In May 2014, Patrick Vieira, then under-21 coach from Manchester City, had asked his team to leave the field during a match in Rijeka (Croatia), after the expulsion of Seko Fofana, one of his players, who had responded to a racist remark from an opponent.

Abdeslam Ouaddou recalls that such insults are not inconsequential: “Racism is not a crime, it is a crime! We attack a person with words, we finish it in front of thousands of spectators. And behind, we must live with this pain that also affects the families of players, their loved ones. When he himself was insulted by a messin supporter in 2008, he tried to explain himself with this individual, which earned him a yellow card brandished by the referee, Fabien Ledentu. “This supporter had already insulted me several times. I had reported it to the referee, who had just asked me to stay focused on my match, while I was just asking to be protected, “he said.

Jean-Marc Adjovi-Boco is hardly surprised by what he considers a lack of voluntarism. “If we wanted to significantly reduce cases of racism, we would have done so for a long time. For example, a referee should not be able to stop a match in the event of a skid, but the duty to do so. For that, it is necessary that the things were decided by the competent authorities “, recalls the Beninois, which militates for harsher sanctions. “Long-term or even life-long bans, in addition to criminal penalties, do not seem excessive to me, because some people responsible for racist acts are in a sense of impunity,” he argues.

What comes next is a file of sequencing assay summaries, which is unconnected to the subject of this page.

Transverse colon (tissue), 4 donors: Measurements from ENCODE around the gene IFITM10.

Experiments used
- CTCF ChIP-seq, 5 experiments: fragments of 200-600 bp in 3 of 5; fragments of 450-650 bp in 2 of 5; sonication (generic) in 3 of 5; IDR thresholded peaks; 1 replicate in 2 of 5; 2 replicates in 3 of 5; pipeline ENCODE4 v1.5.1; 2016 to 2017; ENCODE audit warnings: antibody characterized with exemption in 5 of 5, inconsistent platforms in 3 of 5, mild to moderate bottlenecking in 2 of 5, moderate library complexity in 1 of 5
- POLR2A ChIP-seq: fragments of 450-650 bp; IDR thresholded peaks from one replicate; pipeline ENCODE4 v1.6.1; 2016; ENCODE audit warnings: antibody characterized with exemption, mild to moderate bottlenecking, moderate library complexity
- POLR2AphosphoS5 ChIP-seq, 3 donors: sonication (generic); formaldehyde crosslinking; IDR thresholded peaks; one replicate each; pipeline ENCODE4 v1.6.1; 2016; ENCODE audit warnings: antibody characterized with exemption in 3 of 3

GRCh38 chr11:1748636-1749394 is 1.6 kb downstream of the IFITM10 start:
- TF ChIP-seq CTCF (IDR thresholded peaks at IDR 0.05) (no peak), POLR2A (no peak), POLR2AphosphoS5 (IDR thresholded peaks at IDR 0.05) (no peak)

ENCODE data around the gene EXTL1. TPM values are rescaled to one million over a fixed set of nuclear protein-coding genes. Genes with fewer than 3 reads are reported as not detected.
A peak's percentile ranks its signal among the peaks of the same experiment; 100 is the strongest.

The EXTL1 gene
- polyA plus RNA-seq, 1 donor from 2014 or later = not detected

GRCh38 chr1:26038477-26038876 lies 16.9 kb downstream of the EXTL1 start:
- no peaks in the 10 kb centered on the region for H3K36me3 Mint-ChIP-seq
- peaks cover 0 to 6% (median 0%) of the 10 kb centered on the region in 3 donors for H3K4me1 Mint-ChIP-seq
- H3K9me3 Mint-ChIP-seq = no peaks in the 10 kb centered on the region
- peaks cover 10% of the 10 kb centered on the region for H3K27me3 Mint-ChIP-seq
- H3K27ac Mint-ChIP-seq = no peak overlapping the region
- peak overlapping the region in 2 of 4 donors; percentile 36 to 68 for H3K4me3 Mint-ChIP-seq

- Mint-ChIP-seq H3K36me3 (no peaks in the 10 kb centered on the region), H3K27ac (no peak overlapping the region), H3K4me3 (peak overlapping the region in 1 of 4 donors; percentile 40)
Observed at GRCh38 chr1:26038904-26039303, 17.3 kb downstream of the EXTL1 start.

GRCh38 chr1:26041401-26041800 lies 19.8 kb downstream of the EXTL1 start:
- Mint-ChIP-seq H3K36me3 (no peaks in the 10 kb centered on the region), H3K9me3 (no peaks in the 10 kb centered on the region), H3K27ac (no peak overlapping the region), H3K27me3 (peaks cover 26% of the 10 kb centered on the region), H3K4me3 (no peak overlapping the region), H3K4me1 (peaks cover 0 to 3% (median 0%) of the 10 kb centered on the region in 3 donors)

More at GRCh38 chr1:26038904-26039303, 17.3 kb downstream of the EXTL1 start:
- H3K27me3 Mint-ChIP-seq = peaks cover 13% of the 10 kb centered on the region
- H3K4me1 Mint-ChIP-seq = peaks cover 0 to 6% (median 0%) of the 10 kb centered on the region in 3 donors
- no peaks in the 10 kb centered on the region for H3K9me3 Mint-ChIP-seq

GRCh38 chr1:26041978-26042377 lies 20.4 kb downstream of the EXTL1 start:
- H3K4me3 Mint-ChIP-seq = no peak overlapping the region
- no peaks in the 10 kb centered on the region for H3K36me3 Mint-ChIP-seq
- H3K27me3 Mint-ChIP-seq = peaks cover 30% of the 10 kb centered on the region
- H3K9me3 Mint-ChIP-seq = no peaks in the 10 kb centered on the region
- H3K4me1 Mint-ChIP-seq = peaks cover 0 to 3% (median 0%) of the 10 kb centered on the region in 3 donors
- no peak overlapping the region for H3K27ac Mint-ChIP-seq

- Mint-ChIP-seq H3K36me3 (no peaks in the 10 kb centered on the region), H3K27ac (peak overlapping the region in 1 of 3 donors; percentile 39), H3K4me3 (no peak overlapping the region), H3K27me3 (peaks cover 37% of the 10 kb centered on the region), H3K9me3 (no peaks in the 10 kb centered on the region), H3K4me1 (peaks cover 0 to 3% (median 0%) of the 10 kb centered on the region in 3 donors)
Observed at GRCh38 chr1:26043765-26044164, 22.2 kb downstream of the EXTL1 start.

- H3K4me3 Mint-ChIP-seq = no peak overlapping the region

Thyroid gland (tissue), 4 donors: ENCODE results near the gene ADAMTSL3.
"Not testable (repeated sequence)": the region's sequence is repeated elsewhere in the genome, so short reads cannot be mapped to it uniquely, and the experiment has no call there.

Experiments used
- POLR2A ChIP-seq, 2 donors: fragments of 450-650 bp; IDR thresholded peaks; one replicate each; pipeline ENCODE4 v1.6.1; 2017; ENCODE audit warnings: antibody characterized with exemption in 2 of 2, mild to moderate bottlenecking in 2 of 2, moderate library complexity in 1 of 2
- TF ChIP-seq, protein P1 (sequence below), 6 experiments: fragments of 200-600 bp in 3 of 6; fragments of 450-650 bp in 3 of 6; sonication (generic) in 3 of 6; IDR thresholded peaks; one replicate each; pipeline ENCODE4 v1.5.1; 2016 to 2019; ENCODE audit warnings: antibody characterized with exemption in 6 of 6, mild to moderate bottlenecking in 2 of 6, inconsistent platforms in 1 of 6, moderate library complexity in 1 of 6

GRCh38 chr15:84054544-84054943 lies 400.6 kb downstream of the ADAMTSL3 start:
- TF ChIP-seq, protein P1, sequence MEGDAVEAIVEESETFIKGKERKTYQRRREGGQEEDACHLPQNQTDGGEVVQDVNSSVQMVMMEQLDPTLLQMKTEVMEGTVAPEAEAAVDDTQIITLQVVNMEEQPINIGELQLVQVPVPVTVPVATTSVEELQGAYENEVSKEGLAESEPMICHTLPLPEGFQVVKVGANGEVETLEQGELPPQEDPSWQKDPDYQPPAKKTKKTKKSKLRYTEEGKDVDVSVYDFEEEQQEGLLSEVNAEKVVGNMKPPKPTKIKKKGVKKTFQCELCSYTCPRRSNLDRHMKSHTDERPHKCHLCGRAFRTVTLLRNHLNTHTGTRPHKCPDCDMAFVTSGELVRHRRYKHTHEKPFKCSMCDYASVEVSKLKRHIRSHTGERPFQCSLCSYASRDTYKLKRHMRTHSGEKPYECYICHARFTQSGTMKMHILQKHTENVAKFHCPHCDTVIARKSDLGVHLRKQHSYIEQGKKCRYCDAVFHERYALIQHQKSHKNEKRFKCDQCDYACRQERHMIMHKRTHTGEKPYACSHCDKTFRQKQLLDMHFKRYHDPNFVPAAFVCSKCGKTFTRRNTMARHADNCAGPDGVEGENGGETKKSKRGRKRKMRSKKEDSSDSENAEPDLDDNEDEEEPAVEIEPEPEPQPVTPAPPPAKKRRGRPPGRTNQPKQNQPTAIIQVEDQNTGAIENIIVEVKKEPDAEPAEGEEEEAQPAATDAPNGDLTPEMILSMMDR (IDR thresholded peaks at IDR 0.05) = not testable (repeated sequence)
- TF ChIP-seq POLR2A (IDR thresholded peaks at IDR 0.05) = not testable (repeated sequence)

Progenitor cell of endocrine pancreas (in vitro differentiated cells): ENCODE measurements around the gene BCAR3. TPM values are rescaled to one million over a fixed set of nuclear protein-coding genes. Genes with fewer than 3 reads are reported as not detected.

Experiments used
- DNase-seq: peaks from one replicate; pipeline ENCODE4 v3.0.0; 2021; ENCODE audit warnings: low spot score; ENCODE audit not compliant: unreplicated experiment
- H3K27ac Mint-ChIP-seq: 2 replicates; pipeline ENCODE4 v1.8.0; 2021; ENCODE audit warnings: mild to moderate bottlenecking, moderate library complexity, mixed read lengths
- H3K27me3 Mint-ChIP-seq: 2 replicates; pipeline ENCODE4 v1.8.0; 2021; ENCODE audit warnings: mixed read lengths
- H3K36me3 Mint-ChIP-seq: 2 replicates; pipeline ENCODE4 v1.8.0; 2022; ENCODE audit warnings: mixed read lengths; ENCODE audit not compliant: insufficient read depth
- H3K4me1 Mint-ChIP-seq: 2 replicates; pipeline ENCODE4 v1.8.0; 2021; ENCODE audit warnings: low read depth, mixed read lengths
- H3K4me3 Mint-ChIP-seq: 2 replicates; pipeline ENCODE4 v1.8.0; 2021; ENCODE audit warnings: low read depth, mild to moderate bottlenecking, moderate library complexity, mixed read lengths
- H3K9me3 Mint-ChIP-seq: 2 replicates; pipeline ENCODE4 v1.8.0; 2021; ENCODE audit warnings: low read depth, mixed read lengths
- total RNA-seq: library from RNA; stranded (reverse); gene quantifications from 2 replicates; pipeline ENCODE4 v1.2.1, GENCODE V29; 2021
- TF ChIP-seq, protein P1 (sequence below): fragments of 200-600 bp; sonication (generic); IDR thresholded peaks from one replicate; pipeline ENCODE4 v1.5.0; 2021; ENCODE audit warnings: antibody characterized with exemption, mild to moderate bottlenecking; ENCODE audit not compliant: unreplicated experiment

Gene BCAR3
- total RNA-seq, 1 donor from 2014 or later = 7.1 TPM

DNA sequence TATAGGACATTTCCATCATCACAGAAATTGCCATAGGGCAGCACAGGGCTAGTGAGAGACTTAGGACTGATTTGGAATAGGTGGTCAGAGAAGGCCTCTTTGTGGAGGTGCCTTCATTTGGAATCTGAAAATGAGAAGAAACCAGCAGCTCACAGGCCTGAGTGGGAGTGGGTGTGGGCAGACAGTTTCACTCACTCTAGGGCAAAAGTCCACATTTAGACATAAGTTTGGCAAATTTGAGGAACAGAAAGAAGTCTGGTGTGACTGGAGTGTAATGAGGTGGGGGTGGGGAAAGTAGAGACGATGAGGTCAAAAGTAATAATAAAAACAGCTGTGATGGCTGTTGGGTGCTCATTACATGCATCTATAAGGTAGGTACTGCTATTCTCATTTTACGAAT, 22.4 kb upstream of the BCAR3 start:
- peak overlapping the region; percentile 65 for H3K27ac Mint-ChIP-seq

In this context, FIFA’s decision, announced in September 2016, to dissolve its anti-racism committee, set up three years earlier by Sepp Blatter, was much surprised, even though the body was quick to point out that the fight against corruption racism “was a priority issue. “If FIFA does not want to invest more, it means to me that the problem is not considered as it should be, regrets Abdeslam Ouaddou, who calls for a collective awareness. Ideally, all football families should meet: governing bodies, federations, player unions, referees … to decide what measures to take to effectively combat racism. Because if everyone acts in his corner, it will not go very far.”

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Shakes Gilles

Editor of The Talking Democrat. He enjoys bike riding, kayaking and playing soccer. On a slow weekend, you'll find him with a book by the lake.